Friday, February 28, 2014

EdCafe Reflection

1. The EdCafe I participated in was definitely a new experience. It was a very different method of learning that I have never experienced before. I enjoyed this new experience as it made the idea of public speaking a group discussion a lot less scary and a lot more manageable. I think to enhance the EdCafe next time, maybe groups that are located near the SmartBoard and whiteboard can utilize it better. I was never an attendee at these areas, but what I saw was that some groups were not using them. However, another think I liked about the EdCafe was the small groups of discussion. With a larger group, I definitely feel like its harder to get your voice heard and it is also a little more nerve wracking. I found it easier to talk and discuss with people in smaller groups rather than the larger groups we are all accustomed to. Finally, one other thing that could be improved is to equal out the number of people in each group. I know the entire point of the EdCafe is to choose where you want to go, but I felt bad for the groups that only had one attendee. Maybe the students could be divided a little more evenly the next time we do this.

2. During the EdCafe, I was surprised to find out that I enjoyed leading as much as I did. It was very fun to lead a discussion and ask all the questions that you specifically want answered. As a leader, I found I could easily direct the conversation into productive and thought provoking directions. Also, working with a partner to lead took the stress off and made it more relaxed and enjoyable. Even though there is only supposed to be one leader, I feel that we should stick with the partner leaders to reduce stress and keep the conversations flowing. The only thing I regret as being a leader is that I didn't get through all of my questions. Unfortunately, time was tight so we had to move along quickly. I wish I could have had more time to get through the rest of my questions and continue the lively discussions that were going on.

3. As a attendee, I felt as though my voice was finally getting heard. In the Socrative Seminar bigger groups, it's much harder to find a right time to speak that truly gets your opinion on the table. I felt as though I was able to contribute a lot more as a speaker unlike my silent performances in Socrative Seminars. I feel as though notes being taken were easy to take and everybody paused at once to take some notes. This made me feel less nervous that I would miss something important like in a Socrative Seminar. Another thing that made attending worthwhile was thinking of a takeaway. I personally was able to reflect on the discussions we had and pick out the most important things to truly appreciate the discussion. Even though I enjoyed leading more, I feel as though I was able to learn a lot more through attending this EdCafe rather than a Socrative Seminar.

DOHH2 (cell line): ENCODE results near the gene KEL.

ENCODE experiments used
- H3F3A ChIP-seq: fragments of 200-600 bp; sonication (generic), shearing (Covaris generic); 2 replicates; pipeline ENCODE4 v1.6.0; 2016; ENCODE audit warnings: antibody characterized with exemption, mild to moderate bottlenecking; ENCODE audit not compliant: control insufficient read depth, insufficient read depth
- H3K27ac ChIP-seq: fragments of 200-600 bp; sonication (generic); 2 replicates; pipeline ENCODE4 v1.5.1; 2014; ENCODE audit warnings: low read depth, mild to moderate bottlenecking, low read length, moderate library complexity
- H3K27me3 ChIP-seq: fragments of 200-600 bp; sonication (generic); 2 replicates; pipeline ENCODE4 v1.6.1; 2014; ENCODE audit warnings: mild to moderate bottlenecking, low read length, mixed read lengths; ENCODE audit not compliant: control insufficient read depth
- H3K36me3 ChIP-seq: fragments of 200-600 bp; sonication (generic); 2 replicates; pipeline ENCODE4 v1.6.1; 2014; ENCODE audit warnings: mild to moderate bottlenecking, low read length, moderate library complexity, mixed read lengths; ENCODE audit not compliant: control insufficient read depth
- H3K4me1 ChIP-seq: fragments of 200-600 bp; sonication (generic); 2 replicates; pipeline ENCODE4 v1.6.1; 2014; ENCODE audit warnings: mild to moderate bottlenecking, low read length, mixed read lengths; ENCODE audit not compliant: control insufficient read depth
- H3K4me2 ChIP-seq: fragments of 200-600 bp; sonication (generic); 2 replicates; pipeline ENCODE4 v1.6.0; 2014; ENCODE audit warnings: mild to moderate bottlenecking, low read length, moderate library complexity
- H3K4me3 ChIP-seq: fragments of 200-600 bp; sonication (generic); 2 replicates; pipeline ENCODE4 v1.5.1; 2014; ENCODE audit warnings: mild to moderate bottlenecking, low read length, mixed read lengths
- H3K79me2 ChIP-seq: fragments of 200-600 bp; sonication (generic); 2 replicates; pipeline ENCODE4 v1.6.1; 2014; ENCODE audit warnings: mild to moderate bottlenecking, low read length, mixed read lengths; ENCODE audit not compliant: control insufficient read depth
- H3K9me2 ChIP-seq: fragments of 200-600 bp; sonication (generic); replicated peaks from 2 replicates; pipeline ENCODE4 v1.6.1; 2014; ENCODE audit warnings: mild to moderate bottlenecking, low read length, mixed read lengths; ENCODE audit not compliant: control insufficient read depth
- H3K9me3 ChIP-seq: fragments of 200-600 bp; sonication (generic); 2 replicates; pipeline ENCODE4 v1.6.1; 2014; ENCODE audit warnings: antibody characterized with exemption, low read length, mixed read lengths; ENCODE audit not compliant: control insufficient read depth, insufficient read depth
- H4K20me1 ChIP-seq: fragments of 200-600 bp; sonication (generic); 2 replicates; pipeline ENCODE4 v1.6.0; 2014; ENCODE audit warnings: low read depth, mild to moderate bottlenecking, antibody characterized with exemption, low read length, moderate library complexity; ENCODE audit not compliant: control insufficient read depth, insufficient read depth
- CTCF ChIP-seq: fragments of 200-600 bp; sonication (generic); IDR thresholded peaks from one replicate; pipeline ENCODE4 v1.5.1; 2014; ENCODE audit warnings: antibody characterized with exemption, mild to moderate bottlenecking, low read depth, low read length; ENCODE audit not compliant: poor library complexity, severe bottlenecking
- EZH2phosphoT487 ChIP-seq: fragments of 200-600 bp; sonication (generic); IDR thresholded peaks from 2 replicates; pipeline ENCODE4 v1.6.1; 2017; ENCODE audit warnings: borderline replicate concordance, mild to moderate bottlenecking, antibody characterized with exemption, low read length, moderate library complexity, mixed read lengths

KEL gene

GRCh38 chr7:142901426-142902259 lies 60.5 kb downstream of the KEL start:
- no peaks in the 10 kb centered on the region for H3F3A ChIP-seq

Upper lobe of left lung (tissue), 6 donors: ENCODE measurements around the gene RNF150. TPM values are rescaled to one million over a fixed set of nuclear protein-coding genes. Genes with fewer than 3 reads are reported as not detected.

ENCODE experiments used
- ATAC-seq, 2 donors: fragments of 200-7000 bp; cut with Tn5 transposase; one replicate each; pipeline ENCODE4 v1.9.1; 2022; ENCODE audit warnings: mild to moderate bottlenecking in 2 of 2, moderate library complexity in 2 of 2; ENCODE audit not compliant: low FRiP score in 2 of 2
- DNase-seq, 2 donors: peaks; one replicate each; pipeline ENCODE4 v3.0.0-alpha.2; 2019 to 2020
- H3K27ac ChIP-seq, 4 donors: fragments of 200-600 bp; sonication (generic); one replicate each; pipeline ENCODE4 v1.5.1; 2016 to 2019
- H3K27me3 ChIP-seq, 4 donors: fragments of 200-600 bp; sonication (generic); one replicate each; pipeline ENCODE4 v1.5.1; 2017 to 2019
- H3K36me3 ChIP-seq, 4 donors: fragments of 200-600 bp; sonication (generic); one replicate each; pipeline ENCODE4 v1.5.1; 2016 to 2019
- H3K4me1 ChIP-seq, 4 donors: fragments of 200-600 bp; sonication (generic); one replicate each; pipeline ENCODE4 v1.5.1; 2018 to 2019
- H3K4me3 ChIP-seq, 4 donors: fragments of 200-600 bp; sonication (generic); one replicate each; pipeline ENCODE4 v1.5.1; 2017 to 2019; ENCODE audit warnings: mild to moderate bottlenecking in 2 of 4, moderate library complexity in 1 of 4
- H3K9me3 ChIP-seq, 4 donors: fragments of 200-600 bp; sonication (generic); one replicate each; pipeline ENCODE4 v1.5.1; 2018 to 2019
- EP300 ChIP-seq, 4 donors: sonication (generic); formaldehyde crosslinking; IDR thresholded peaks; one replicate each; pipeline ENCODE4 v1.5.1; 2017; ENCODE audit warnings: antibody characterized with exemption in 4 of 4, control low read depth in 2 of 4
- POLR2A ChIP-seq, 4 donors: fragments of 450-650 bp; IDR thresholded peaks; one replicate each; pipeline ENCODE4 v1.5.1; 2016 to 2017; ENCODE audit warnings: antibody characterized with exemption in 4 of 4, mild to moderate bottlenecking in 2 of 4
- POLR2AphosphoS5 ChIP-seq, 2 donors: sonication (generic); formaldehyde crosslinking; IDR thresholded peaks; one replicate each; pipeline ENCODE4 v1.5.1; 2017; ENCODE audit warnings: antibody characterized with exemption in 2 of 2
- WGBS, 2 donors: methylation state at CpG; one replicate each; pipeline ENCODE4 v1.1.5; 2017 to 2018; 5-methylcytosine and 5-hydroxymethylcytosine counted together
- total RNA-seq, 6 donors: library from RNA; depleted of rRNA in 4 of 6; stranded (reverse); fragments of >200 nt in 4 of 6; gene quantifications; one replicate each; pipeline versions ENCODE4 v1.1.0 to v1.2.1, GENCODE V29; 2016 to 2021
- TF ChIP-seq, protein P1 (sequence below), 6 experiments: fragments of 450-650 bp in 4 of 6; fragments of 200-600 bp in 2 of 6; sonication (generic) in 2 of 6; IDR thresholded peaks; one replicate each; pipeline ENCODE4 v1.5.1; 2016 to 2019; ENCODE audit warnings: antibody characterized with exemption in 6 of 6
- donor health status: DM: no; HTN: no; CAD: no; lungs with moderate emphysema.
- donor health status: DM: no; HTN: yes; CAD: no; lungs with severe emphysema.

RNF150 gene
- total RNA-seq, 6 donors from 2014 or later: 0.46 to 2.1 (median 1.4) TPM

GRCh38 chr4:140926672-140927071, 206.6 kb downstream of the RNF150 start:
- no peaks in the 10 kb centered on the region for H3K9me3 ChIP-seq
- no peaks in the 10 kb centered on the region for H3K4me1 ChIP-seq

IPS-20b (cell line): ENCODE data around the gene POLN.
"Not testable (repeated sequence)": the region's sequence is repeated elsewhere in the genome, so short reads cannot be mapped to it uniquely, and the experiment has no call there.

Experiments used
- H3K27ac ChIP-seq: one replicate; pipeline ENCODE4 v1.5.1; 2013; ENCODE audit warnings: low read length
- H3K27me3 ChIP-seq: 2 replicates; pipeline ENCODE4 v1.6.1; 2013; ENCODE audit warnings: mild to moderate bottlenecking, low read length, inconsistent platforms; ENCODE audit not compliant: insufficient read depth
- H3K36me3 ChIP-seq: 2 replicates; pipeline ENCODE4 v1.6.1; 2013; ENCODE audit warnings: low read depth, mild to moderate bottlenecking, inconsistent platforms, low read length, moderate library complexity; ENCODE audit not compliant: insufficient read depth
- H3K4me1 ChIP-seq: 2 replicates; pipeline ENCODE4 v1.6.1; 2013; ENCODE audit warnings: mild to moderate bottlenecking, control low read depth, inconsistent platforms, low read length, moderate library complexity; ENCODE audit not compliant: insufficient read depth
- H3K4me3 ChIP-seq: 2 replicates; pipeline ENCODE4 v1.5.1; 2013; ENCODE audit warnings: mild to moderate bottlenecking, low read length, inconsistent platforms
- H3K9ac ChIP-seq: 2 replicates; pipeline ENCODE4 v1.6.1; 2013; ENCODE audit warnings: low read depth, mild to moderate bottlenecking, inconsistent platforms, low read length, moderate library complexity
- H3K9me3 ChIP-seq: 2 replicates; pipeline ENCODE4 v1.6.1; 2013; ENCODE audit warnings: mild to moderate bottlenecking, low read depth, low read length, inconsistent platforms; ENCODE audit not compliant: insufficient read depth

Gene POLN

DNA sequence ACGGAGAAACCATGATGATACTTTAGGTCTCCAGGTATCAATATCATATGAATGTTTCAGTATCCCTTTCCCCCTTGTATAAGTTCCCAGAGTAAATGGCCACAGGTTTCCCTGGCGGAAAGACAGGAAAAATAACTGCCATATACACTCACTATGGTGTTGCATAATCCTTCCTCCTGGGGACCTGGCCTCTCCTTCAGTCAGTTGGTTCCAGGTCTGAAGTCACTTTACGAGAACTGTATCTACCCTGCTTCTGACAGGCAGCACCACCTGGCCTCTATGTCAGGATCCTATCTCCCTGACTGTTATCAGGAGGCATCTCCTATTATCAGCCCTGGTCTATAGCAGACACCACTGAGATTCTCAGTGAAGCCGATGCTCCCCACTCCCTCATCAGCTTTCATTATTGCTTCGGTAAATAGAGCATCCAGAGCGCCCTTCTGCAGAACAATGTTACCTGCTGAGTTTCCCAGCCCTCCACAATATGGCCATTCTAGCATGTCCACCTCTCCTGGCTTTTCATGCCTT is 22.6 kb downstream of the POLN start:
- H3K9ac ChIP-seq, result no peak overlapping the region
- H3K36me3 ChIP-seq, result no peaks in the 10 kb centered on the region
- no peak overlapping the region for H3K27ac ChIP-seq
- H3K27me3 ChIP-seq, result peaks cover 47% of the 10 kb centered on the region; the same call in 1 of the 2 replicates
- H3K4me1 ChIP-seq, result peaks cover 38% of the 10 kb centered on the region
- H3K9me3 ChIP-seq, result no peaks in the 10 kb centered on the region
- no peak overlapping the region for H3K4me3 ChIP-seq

Thursday, February 6, 2014

Northern Attitude Blog Post

If I were a Historian, then people would need to know this important information as soon as possible. Contrary to some people's beliefs, the people in the North were not as opposed to slavery on moral and economic ground as people thought.
For example,  the Lowell Mills were extremely dependent on slavery because they needed it so they could get cotton to make clothing. It's actually funny because the clothing that the Lowell Mills made were actually used by slave owners used it to cloth their slaves.  The cotton made a complete circle through the economy of America. The Lowell Mills wanted slaves because they were their main source of business and gave them the most amount of money.  The Industrial economy in the North heavily relied on the slave economy in the South.
Also, people in the North held anti-abolitionist meetings in which they opposed the abolition of slavery.  These people were not against slavery at all and on a moral standard they wanted slavery to keep going. Also, they didn't truly understand the daily violence that was involved in slavery.  They didn't understand that slavery itself was violent and immoral.   
Also, according to a documentary clip we watched, over 10,000 slaves were brought into the country through the North.  This fact is even more shocking when you realize that Thomas Jefferson knew this was going on but did nothing about it due to the fact that the family that was doing this supported his political campaign. This shows that the North was definitely not against slavery because even the president would allow this to happen.
This information is important to understand so that people don't think the North was completely innocent in this ordeal. The North was clearly not against slavery on moral and definitely not on economic grounds.